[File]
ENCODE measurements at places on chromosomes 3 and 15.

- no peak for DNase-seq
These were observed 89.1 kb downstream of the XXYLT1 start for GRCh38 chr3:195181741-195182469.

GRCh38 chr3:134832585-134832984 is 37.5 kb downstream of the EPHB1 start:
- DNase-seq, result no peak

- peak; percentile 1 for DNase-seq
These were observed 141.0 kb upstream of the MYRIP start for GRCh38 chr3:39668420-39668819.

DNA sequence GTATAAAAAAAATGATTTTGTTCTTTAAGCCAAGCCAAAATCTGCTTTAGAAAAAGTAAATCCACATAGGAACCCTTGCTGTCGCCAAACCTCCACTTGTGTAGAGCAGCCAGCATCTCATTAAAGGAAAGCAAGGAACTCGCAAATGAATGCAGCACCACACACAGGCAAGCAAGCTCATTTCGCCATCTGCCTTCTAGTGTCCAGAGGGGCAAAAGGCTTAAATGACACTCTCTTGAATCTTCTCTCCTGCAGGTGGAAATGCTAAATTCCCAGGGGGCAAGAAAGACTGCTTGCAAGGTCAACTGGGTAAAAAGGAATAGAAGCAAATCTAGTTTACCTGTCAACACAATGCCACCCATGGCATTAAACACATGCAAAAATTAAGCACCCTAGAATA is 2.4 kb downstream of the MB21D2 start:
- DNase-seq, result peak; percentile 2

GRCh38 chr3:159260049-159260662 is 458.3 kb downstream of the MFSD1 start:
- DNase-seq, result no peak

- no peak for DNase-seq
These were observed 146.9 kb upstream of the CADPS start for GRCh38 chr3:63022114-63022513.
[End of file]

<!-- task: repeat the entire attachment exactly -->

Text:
ENCODE measurements at places on chromosomes 3 and 15.

- no peak for DNase-seq
These were observed 89.1 kb downstream of the XXYLT1 start for GRCh38 chr3:195181741-195182469.

GRCh38 chr3:134832585-134832984 is 37.5 kb downstream of the EPHB1 start:
- DNase-seq, result no peak

- peak; percentile 1 for DNase-seq
These were observed 141.0 kb upstream of the MYRIP start for GRCh38 chr3:39668420-39668819.

DNA sequence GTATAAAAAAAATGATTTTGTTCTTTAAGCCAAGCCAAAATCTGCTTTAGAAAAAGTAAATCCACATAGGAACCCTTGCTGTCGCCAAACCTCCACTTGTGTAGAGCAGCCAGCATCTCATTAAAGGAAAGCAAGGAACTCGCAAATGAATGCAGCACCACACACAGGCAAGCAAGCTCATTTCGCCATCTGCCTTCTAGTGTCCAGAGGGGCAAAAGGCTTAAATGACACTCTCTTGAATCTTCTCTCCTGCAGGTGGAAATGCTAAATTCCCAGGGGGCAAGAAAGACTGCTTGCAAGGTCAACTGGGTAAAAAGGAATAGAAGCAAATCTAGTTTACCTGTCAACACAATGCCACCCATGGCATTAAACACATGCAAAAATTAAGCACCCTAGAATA is 2.4 kb downstream of the MB21D2 start:
- DNase-seq, result peak; percentile 2

GRCh38 chr3:159260049-159260662 is 458.3 kb downstream of the MFSD1 start:
- DNase-seq, result no peak

- no peak for DNase-seq
These were observed 146.9 kb upstream of the CADPS start for GRCh38 chr3:63022114-63022513.